Built To Spill

Doug Martsch is the man behind this band.  The group began as a simple indie band, then began expanding their sound to be more epic as the years went on.  I prefer the earlier stuff, but the latter is interesting for what it is, and it's what most of their real fans prefer.

See Doug Martsch, The Halo Benders

Information: Built To Spill
Suggested First Purchase: There's Nothing Wrong With Love

Ultimate Alternative Wavers (1993) -- Not as focused or good as upcoming stuff, and often not as zany as what I really like about Built To Spill (as best seen in The Normal Years and There's Nothing Wrong with Love), but still a great little album, especially "Nowhere Nothing Fuckup" and "Lie for a Lie." B

The Normal Years (1993) -- This collection of outtakes, etc. shows Built To Spill before they got all progressive rocky, and so these leaner, more fun, and more charming songs work better than the "mature" albums following There's Nothing Wrong With Love. B

There's Nothing Wrong With Love (1994) -- This album has short (for Built To Spill) and not-too-cute songs of love (etc.) which make for pleasant listening. "Cleo," the song from the point of view of Doug's baby being born, is probably the best on the album (the strongest pro-life song on the market). Other highlights include "In the Morning" and "Car." B

Perfect from Now On (1997) -- The best and worst thing about the album is the sprawl that has come to be part of Built To Spill's signature sound. It works great on the opening fear-of-the-Lord epic "Randy Described Eternity" and the beautiful "Velvet Waltz," while some of the rest of it fades into the background. B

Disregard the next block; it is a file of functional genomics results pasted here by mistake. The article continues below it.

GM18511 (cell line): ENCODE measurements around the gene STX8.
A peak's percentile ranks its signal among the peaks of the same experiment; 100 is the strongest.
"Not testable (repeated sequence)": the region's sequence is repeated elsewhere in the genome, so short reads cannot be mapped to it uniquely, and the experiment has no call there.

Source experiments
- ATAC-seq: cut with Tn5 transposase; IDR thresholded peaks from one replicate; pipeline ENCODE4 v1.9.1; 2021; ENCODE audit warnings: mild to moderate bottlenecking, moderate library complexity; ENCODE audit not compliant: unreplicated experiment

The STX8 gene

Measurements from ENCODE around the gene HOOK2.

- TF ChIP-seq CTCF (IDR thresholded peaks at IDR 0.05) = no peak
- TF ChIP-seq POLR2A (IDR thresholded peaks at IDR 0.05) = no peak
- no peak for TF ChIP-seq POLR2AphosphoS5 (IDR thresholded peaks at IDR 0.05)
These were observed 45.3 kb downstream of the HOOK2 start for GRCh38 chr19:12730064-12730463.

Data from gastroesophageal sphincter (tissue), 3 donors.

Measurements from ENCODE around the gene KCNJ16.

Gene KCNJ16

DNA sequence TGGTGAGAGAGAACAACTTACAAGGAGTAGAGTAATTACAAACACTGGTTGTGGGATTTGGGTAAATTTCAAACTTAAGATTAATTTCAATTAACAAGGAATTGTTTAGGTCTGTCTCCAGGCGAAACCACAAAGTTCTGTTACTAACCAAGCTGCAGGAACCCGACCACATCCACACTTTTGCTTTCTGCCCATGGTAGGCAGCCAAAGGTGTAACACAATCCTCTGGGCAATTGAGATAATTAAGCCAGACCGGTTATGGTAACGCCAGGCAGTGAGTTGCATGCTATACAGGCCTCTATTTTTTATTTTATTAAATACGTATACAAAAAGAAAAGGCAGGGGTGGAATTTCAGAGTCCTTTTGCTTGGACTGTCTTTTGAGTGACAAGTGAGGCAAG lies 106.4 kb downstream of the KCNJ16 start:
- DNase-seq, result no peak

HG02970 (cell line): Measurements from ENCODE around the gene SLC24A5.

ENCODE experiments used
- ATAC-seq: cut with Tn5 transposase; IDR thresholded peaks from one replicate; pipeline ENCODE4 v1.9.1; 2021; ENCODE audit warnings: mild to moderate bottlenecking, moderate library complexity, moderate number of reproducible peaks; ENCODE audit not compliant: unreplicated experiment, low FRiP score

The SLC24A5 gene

Keep It Like a Secret (1999) -- This album is a sort of "brighter" and shorter version of Perfect from Now On (it was pretty dark and starry, with--of course--long songs) with more hits and misses, the best hit being "You Were Right" which quotes lyrics from a handful of oldies. B

Live (2000) -- Do we need a twenty minute version of "Cortez the Killer"? Probably not. Do we need another twenty minute version song on the same album, of "Broken Chairs"? Certainly not. This is one of those "let's show how cool we play live" albums, which some folks might dig, but I certainly don't. The standout here is the live version of The Halo Benders' "Virginia Reel Around the Fountain." Everything sounds good, but it's unfortunate that BTS chose this all-out arena rock route instead of at least occasionally returning to their more cutesy roots. D

Ancient Melodies of the Future (2001) -- Their best recording since There's Nothing Wrong With Love, with songs that are simply good to listen to. Nothing superspecial, but nothing wrong at all. B

You In Reverse (2006) -- Like the last three albums, this one is another epic with some good songs and some forgettable ones.  The good ones are "Goin' Against Your Mind" and "Conventional Wisdom." B

Copyright (c) Jul 2000 - Apr 2006 by Rusty Likes Music